Reorganisation is always an interesting topic for discussion, with our recent webinar on the subject being no exception. I was pleased to be joined by Lisa Quinn, who has been through the experience and lived to tell the tale. Her practical tips and observations were fascinating. We were also joined by Natalie Abraham from c.co who was able to take a different perspective and reflect on a broad range of transformation projects, pulling out key themes that appear in every project such as good communication and the need for detailed planning.
For my part I was asked to talk about the drivers that underpin reorganisation, so to start my preparation I began by looking backwards. We learn so much more about a topic if we understand a little of the history.
Reorganisation of local government has been an incremental process over time, lacking a strong strategic direction. Since the Municipal Corporation Act in 1835 there have been constant attempts to change and reshape the landscape of local government, continuing into the present day. Some, such as the 1888 Local Government Act, have had a significant and long-lasting legacy, allowing councils to levy rates, licence entertainment and mend roads in much the same way as counties do now. Others have had less influence.
The influences behind reorganisation remain similar today. The debate around local government reorganisation has been heavily influenced by the fact that, while Westminster knew it needed local government to make local decisions, it was never happy with the notion of localism when it conflicted with centralised decision making or political influence.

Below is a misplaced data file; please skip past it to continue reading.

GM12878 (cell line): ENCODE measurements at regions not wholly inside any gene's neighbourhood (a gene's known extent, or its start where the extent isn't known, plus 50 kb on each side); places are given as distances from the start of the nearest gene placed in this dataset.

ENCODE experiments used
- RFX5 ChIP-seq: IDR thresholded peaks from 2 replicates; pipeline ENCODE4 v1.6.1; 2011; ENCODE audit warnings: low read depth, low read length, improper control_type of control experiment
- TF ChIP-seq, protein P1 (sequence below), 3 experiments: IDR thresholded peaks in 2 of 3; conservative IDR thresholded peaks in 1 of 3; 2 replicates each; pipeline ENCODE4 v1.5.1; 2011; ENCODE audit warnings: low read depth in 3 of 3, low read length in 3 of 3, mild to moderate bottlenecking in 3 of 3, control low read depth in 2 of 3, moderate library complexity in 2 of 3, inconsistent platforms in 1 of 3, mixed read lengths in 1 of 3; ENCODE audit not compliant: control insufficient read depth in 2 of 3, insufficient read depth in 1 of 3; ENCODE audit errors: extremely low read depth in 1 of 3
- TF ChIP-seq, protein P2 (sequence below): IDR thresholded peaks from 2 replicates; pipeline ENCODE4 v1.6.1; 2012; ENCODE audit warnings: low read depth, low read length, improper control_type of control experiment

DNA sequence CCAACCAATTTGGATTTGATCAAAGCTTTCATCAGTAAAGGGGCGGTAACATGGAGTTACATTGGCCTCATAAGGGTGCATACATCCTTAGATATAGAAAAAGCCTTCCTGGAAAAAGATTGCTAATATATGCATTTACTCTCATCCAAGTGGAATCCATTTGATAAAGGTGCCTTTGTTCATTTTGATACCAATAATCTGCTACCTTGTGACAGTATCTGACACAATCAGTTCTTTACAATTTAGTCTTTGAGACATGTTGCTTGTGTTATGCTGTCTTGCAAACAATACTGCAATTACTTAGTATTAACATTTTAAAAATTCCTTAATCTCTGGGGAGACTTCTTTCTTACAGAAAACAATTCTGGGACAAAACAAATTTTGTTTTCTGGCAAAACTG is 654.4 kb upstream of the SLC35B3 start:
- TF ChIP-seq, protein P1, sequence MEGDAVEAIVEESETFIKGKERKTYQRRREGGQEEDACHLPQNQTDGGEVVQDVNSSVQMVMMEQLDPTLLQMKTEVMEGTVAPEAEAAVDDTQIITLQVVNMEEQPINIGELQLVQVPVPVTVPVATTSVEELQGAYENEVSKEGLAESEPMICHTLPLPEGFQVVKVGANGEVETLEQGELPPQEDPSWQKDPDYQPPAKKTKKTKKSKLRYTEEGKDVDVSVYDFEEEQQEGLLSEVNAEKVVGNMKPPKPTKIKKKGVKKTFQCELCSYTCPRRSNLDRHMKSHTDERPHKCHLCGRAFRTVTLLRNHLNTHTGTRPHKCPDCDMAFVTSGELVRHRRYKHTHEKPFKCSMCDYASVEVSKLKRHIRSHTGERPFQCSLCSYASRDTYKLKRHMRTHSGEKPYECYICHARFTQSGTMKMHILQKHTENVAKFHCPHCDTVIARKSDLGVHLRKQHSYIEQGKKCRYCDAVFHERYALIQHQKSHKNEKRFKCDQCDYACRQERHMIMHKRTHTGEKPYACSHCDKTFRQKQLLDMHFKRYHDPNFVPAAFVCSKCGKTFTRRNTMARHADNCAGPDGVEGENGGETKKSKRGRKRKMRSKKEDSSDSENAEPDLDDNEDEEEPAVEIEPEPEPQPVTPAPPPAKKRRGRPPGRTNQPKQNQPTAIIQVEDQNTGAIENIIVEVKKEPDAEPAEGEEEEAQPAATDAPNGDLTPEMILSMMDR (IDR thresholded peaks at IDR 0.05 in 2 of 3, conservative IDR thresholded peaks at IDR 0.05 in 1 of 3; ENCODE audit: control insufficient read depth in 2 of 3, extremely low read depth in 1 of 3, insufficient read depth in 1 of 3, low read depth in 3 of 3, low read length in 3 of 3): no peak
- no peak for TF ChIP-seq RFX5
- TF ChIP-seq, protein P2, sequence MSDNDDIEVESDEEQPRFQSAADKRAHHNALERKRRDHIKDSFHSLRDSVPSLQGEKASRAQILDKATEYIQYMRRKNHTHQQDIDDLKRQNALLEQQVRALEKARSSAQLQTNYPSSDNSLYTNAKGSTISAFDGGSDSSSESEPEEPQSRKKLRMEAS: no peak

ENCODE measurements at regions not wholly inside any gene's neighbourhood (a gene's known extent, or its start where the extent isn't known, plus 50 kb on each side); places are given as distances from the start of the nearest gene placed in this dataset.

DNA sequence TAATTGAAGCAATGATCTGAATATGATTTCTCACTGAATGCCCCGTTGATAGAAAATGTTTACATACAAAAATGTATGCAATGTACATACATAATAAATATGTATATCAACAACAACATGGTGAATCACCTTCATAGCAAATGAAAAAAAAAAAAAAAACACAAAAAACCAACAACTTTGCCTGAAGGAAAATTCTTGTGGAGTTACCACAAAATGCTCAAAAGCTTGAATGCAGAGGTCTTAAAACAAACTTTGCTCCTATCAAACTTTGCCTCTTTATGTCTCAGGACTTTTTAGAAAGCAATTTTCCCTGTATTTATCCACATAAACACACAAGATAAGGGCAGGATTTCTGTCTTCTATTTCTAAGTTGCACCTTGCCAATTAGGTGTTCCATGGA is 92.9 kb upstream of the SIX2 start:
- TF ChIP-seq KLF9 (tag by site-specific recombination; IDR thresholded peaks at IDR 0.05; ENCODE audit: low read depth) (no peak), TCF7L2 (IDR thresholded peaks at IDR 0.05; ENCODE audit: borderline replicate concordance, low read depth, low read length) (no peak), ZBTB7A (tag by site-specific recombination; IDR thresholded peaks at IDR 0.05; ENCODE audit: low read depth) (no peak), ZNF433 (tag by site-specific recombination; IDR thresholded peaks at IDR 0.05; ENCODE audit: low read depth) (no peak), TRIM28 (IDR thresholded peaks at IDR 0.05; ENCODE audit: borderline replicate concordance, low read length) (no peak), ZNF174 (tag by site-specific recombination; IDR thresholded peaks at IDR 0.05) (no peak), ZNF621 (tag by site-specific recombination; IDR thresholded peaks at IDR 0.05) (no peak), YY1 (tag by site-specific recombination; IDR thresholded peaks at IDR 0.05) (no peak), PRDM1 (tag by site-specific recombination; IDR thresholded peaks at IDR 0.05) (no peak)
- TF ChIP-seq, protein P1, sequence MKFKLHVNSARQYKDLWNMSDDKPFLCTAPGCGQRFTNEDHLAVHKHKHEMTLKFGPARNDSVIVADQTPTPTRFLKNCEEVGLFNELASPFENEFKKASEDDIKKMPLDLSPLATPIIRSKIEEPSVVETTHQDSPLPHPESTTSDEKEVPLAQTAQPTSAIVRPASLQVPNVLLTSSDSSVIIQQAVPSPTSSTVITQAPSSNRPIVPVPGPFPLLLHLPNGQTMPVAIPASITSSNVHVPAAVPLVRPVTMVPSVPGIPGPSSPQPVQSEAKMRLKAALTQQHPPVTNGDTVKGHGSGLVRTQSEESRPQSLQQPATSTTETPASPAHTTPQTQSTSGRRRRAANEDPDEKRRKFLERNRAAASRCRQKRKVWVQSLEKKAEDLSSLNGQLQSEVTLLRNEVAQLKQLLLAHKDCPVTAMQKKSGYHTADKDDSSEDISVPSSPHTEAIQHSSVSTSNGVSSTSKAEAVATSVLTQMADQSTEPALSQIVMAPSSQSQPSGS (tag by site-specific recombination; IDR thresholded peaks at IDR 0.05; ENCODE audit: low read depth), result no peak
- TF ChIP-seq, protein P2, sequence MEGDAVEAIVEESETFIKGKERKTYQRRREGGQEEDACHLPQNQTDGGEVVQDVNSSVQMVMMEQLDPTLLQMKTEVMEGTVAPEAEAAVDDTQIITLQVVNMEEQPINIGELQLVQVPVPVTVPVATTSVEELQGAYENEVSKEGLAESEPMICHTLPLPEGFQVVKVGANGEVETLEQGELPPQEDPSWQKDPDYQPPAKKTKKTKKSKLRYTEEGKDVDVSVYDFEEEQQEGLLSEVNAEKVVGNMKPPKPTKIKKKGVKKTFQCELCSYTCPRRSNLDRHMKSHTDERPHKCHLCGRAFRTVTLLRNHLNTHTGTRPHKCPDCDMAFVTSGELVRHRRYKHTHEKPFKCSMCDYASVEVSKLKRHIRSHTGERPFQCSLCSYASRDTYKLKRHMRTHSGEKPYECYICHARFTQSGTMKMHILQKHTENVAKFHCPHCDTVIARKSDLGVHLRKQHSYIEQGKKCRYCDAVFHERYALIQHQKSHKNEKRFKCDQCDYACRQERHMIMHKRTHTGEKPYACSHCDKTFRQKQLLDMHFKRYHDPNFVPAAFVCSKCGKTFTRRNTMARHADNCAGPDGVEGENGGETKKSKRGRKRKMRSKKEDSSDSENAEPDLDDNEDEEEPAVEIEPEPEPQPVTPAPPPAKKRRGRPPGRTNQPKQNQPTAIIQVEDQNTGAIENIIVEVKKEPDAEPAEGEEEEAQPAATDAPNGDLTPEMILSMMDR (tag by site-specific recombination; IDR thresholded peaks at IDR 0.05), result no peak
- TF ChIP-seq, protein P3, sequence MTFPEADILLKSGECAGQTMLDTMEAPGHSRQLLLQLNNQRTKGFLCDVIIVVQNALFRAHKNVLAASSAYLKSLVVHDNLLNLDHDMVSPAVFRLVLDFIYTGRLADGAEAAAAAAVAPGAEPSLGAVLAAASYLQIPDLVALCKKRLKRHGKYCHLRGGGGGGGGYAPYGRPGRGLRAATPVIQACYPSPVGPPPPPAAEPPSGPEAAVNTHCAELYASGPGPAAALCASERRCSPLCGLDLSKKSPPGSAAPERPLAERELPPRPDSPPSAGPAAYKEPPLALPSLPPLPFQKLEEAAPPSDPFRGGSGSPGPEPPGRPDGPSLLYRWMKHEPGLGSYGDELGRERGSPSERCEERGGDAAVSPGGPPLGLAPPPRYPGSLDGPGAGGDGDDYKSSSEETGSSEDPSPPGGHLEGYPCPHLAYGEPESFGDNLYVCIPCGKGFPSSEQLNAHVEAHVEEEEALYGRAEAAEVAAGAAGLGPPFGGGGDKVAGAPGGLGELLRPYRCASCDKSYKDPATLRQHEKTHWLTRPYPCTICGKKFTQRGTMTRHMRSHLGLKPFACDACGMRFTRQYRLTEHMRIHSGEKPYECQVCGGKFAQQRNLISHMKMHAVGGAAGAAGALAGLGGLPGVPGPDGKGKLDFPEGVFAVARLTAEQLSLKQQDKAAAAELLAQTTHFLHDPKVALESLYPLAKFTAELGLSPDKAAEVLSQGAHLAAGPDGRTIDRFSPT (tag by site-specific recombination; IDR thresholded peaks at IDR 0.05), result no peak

This fear from SW10 of letting go of even small amounts of power and control is what has hindered reorganisation. Therefore, what we have seen have been ad hoc changes reflecting both the political and economic flavour of the time. What has been lacking is a strong grasp on what local authorities of the future need to look like and how they need to be funded.
Looking at the drivers for change I spoke about key drivers that included:
This is frequently cited as the reason for reorganisation, with arguments that reorganisation will allow for scales of economy, a reduction in overheads and consolidation of some services. While it may well be the case that savings are made, there is not clear agreement on the size of the savings and, from a look at the research, it is not difficult to understand the scepticism. Perhaps improved outcomes through improved service delivery, which is also a key driver, would be a better measure?
While this is closely linked with cost savings it is not the same thing. Resilience is about being able to ensure that the organisation can remain financially stable in the longer term. It requires the right combination of income, spend, reserves and capital, supported by good financial management and governance. It is about ensuring that the longer-term strategic decisions of the new organisation can be achieved. This should also lead to a reduction in risk as the organisation is more stable.
Political voice and opportunity
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